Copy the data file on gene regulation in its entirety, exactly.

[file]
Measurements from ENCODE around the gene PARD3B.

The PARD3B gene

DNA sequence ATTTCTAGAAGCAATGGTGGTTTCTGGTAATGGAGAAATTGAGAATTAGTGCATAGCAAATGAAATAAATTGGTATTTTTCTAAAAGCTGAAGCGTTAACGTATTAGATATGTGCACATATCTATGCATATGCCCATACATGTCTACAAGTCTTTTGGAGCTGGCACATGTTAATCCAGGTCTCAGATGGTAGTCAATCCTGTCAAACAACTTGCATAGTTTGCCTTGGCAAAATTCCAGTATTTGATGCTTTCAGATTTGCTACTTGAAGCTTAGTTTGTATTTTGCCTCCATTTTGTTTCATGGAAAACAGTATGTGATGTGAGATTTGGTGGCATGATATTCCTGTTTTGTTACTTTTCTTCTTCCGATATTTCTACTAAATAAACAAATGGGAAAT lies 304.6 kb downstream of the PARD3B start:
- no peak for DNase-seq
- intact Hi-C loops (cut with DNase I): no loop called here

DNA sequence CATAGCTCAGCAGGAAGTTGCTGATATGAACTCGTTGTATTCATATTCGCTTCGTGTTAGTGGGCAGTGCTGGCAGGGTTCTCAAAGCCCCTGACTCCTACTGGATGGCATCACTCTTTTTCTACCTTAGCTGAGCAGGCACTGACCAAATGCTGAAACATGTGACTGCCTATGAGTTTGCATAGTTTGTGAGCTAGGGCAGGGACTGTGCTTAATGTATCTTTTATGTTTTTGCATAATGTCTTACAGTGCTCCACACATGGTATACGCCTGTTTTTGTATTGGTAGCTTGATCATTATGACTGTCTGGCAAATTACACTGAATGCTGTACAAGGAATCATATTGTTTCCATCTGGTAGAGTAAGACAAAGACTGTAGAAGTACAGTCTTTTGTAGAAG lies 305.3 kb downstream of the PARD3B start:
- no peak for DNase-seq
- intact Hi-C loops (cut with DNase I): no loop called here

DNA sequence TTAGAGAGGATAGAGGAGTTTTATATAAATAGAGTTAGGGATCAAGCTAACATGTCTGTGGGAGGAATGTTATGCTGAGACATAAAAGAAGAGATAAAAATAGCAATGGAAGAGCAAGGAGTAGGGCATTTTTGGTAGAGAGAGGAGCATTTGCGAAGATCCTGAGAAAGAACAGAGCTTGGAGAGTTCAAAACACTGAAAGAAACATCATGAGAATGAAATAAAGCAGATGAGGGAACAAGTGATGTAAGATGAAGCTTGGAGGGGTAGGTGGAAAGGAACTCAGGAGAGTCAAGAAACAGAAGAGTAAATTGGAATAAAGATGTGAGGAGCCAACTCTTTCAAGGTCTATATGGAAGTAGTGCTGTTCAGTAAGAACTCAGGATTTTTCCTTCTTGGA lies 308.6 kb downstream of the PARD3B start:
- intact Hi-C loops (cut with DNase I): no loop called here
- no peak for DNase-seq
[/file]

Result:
Measurements from ENCODE around the gene PARD3B.

The PARD3B gene

DNA sequence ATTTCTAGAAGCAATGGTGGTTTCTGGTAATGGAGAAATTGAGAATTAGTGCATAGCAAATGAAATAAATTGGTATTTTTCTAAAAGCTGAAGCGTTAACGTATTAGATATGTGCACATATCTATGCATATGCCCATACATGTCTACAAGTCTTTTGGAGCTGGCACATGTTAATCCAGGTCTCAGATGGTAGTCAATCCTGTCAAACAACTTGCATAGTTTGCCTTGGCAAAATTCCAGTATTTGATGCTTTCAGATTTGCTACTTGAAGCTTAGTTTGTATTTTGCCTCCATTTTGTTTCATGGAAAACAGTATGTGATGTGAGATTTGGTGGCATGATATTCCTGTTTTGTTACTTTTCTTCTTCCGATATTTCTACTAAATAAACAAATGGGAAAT lies 304.6 kb downstream of the PARD3B start:
- no peak for DNase-seq
- intact Hi-C loops (cut with DNase I): no loop called here

DNA sequence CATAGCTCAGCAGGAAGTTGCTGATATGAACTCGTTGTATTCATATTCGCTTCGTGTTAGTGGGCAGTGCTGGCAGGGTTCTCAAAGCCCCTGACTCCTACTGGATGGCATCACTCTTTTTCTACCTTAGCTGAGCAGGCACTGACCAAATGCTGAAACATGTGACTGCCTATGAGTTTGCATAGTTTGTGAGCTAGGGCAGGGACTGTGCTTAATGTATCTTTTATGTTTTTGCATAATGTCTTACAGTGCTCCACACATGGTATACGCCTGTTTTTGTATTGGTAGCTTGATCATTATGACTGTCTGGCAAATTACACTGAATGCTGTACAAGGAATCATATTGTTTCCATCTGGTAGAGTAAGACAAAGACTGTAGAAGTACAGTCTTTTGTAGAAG lies 305.3 kb downstream of the PARD3B start:
- no peak for DNase-seq
- intact Hi-C loops (cut with DNase I): no loop called here

DNA sequence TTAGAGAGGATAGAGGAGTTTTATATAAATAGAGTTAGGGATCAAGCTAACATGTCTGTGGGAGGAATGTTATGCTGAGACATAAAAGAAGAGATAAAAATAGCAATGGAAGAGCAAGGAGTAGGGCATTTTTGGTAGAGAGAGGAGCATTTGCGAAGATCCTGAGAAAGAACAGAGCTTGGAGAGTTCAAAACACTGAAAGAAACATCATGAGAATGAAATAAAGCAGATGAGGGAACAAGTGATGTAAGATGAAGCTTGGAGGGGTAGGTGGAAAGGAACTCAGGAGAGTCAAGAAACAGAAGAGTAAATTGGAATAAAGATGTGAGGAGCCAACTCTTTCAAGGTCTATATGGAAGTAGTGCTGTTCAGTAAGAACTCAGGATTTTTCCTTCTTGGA lies 308.6 kb downstream of the PARD3B start:
- intact Hi-C loops (cut with DNase I): no loop called here
- no peak for DNase-seq